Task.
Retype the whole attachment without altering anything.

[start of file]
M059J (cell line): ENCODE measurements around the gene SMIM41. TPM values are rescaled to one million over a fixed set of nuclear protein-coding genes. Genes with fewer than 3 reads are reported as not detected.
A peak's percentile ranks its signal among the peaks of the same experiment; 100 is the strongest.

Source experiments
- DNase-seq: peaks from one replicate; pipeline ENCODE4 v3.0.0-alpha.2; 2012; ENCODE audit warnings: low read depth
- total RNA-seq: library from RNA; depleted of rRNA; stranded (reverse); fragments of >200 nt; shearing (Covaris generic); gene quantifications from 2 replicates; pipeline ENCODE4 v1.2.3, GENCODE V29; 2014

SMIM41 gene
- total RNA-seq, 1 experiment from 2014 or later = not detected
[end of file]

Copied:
M059J (cell line): ENCODE measurements around the gene SMIM41. TPM values are rescaled to one million over a fixed set of nuclear protein-coding genes. Genes with fewer than 3 reads are reported as not detected.
A peak's percentile ranks its signal among the peaks of the same experiment; 100 is the strongest.

Source experiments
- DNase-seq: peaks from one replicate; pipeline ENCODE4 v3.0.0-alpha.2; 2012; ENCODE audit warnings: low read depth
- total RNA-seq: library from RNA; depleted of rRNA; stranded (reverse); fragments of >200 nt; shearing (Covaris generic); gene quantifications from 2 replicates; pipeline ENCODE4 v1.2.3, GENCODE V29; 2014

SMIM41 gene
- total RNA-seq, 1 experiment from 2014 or later = not detected